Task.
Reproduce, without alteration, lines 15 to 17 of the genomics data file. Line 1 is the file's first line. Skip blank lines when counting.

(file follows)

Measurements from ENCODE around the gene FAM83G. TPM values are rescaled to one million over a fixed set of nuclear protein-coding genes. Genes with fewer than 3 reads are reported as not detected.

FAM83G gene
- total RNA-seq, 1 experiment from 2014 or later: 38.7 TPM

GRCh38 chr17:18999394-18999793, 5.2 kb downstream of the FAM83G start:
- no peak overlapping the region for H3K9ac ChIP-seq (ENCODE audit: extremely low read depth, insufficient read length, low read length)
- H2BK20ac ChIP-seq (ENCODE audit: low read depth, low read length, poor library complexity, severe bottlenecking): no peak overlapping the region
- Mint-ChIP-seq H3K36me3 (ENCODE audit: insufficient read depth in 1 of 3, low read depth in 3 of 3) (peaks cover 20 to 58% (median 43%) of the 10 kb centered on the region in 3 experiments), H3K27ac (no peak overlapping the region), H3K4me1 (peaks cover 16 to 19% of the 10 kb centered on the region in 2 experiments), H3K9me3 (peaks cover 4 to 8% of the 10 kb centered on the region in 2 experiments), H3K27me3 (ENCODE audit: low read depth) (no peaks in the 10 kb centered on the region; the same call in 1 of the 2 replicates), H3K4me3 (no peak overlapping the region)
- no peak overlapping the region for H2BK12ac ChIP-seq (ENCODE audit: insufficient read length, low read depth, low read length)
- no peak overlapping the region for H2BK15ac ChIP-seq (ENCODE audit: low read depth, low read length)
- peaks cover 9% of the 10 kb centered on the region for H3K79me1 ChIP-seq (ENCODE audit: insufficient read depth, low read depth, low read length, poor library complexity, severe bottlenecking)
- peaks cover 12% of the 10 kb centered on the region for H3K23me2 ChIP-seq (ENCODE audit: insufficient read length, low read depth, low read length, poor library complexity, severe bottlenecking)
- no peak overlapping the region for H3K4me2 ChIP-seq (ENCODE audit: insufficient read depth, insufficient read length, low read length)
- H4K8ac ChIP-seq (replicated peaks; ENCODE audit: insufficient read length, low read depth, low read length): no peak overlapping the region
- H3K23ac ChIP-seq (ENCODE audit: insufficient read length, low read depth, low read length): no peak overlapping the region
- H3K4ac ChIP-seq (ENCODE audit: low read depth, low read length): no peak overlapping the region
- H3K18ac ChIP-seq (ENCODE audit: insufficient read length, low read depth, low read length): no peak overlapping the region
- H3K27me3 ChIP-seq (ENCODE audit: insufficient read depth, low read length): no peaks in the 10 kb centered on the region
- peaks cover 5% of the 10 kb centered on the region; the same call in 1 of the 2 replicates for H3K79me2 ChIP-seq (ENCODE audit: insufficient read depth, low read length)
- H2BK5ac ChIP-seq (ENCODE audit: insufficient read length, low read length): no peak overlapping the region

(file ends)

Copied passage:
- H3K4ac ChIP-seq (ENCODE audit: low read depth, low read length): no peak overlapping the region
- H3K18ac ChIP-seq (ENCODE audit: insufficient read length, low read depth, low read length): no peak overlapping the region
- H3K27me3 ChIP-seq (ENCODE audit: insufficient read depth, low read length): no peaks in the 10 kb centered on the region